Hi all, did you all get to enjoy summer holidays?
This summer was particularly hot in Seoul, and it was only 2 weeks ago that the heat wave warning was issued here with temperature going up to 36 celcius degrees. Now it’s much cooler(relatively, of course), but I suppose many of you went on/fancied a beach holiday.
Well, while the beach resort is a perfect place for chilling out and enjoying the sun in swimsuit, it can also be a venue for the head of states (of course in suits) to gather together and discuss serious, impending global economic challenges. And it actually happened, recently in Los Cabos, a popular beach holiday destination in Mexico.
As you may already know well, the G20 is a premier economic forum for world leaders to gather together annually, discuss global issues, and draw common solutions. This year’s G20 was held on 18-19 June, with participation of 20 member states (including Korea, US, UK, France, Germany, Japan, and all BRICS countries), 6 invitees, and 8 international organisations (including IMF, WB, WTO), among others.
* The G20 member countries: Korea, US, UK, Germany, Japan, Italy, Canada, France, Russia, China, India, Indonesia, Australia, Brazil, Mexico, Argentina, South Africa, Saudi Arabia, Turkey, and the EU
What did they discuss? The discussion of Summit mainly focused on the Euro zone crisis and global economic recovery.
And, what was the achievement? The main results of the Summit would be the Leaders’ Declaration and the Los Cabos Growth and Jobs Action Plan. The key message was that the G20 will collectively endeavour to boost global economic growth and undertake various financial/fiscal measures to address short-term issues, such as the Euro zone crisis, as well as mid-to-long term tasks, such as sustainable growth and having strong economic fundamentals.
More details about some of the G20 leaders’ commitments are as follows;
: 1) Global economic recovery and job creation, by urging integrated financial architecture in Europe and strengthening fiscal consolidation with a view to boost economic growth,
2) Enhancing global financial safety net, by increasing IMF resources (which now exceeds $450billion),
3) Changing the governance structure of international financial institutions, including IMF and FSB, in order to reflect the changes in global economic landscape,
4) Safeguarding open trade and investment by extending the standstill commitment to 2014,
5) Promoting green growth in order to promote long-term prosperity,
6) Meeting the challenges of development by fulfilling MDGs and supporting infrastructure investment in developing countries,
and 7) Internationally cooperating to fight against corruption and bribery,
You may think that’s a lot of details, but actually I’ve named just some of the important agreements from the G20 discussions. Only a few! Now, you can see how comprehensive the G20 agenda are, can’t you?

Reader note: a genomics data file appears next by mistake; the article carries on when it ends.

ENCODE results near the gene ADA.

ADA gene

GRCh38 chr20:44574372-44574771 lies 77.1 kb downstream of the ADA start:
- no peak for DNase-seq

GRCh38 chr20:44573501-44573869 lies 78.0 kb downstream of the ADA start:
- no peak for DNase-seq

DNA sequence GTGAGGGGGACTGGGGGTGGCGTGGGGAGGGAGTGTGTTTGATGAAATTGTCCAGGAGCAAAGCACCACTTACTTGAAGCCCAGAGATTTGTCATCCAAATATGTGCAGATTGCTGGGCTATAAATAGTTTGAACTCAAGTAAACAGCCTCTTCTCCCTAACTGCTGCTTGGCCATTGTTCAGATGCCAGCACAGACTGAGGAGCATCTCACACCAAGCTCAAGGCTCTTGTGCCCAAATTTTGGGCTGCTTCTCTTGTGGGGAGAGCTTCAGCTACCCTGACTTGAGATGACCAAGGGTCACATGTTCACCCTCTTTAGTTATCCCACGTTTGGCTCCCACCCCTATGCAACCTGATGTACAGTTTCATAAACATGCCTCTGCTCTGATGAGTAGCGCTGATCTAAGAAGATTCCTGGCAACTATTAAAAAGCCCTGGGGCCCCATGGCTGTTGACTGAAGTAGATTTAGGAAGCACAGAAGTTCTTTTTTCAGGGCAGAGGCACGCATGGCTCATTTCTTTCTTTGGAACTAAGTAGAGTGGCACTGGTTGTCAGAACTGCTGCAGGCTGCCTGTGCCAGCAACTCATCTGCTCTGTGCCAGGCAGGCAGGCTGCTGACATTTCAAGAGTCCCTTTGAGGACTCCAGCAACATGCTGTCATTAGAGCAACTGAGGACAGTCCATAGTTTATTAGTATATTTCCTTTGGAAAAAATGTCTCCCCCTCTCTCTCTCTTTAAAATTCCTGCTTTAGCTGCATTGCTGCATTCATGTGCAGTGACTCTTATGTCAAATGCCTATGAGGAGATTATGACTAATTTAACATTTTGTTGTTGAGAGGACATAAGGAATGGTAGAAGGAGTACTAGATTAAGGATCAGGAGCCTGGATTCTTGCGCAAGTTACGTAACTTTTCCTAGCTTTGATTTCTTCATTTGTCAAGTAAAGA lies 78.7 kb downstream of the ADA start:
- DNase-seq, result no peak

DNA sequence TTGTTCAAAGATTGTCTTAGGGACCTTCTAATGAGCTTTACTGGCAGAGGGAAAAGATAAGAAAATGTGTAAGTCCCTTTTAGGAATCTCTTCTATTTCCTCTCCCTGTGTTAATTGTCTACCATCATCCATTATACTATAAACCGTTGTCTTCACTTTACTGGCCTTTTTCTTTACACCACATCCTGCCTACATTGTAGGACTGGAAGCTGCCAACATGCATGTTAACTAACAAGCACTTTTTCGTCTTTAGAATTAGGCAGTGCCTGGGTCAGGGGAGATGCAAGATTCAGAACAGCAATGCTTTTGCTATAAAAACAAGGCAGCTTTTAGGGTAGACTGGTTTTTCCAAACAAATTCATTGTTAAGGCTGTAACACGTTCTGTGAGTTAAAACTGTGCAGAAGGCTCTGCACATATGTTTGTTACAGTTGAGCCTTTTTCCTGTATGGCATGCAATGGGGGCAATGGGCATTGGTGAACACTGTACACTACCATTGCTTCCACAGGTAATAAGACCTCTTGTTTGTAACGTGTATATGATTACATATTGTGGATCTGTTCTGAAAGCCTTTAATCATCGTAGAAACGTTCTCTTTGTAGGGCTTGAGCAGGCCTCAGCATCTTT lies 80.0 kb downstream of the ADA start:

Now, as some time has passed from the G20 Summit, you may wonder how it could be assessed in terms of effectiveness of the consensus. Though there are varying opinions, the G20 made solid contribution to global economic stabilization, by increasing IMF resources, and extending the standstill commitment to 2014.
It also reflected changes in global governance, in which emerging economies are increasingly setting the tone and agenda. For example, all the BRICS countries substantially contributed to IMF resource increase at this year’s G20, and simultaneously the IMF quota reform and FSB’s governance change were demanded by the emerging nations.
And that’s not all! Development and green growth, the agenda led by Korea, Mexico, and other developing nations, became the main agenda in G20 as well. I’m very proud to say that Korea, as a host country of the 2010 Seoul G20 Summit, actively contributed to this year’s Los Cabos Summit in developing agenda (such as development, green growth) and building consensus (including standstill commitment) among the member countries.
However, there are some sensible criticisms that the G20 is loosing effectiveness and efficiency in global economic decision-making. For the G20 not to become another talk shop, while the genuine willingness of heads of state to bring out actual, constructive changes in global issues is a precondition, the G20 should enhance the implementation and monitoring process – as discussed in Los Cabos. Moreover, the cooperation and discussion mechanism of the G20 should become more systematic, and creating an online/physical secretariat could be a step towards it. At this point, I should like to note that Korea, with its experience as the previous G20 chair country and agenda setter, along with its robust IT strength, is well qualified and most willing to contribute to such operational improvement process of the G20.
The next G20 Leaders’ Summit is to be held in St Petersburg, Russia, and the preparation process is already ongoing. The global economic uncertainty lingers on, but with the cooperation and commitment of G20 countries, and enhancement of its working mechanism, the G20 will be able to continuously serve as a premier economic forum in the global stage.